INEOS launches Grangemouth survival plan, 'needs sacrifices'

30 September 2013 16:48  [Source: ICIS news]

LONDON (ICIS)--INEOS has launched a survival plan to ensure the long-term future of its loss-making Grangemouth refining and petrochemicals site in the UK partly by switching to ethane feedstock imported from the US, the Switzerland-headquartered company said on Monday.

“Everyone will have to give something if this business is to survive – we don't have a Plan B,” said Calum MacLean, chairman of both Grangemouth Petrochemicals and Grangemouth Refining, as the company unveiled a plan that would require workers to accept pension changes, government grants, plant closures and job losses.

The Grangemouth site on the banks of the Firth of Forth in Scotland, which INEOS took over from BP in 2006, is losing £10 million a month ($16.1m, €11.9m), the pension scheme for its workers is £200 million in deficit and the pension costs had reached an unsustainable 65% of salary, INEOS said.

With the North Sea gases – which provide the Grangemouth production facilities with raw materials – running out, the petrochemicals site would close in 2017 at the latest without massive new investment, it added.

INEOS indicated that it is willing to invest £300 million to facilitate the development of a new gas terminal to bring in ethane from the US, making Grangemouth the beneficiary of a scheme identical to the one the company is currently executing in Rafnes, Norway.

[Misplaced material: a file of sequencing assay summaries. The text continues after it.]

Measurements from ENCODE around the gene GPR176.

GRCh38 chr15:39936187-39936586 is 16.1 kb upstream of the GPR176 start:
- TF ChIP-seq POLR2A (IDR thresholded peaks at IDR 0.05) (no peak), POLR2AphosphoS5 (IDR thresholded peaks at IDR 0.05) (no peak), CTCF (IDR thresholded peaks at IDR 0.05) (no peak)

The company has asked the Scottish and UK governments for grants and loan guarantees totalling £150 million to support the venture at the site, which includes the 210,000 bbl/day Petroineos refinery.

On 23 September, INEOS warned that Grangemouth remained insufficiently competitive to justify the investment that would enable it to switch to ethane, derived from the US shale gas boom.

Another part of the survival plan aimed at making Grangemouth more competitive involves requesting all employees to accept “a superior money purchase pension scheme”, with the existing final salary scheme to close, INEOS said.

A number of plants would be closed and headcount would be reduced if the plan went ahead, it added.

MacLean added: “The current business is unsustainable. We have worked incredibly hard to put together a survival plan that asks something of everyone. If everyone agrees to it, Grangemouth has a future. If not, Grangemouth Petrochemicals will close.”

On 27 September, workers at the Petroineos refinery voted in favour of industrial action following a decision made by INEOS Petrochemicals UK to place Stephen Deans, a trade union representative and member of the local Falkirk Constituency Labour party (CLP), under investigation.

INEOS Petrochemicals UK said the investigation into Deans was to determine whether Deans' activities – regarding conduct in the replacement process for departing Labour MP Eric Joyce – were in line with his role as an employee and union representative at the Grangemouth site.

($1 = £0.62, €1 = £0.84)

By: Will Conroy
+44 20 8652 3214

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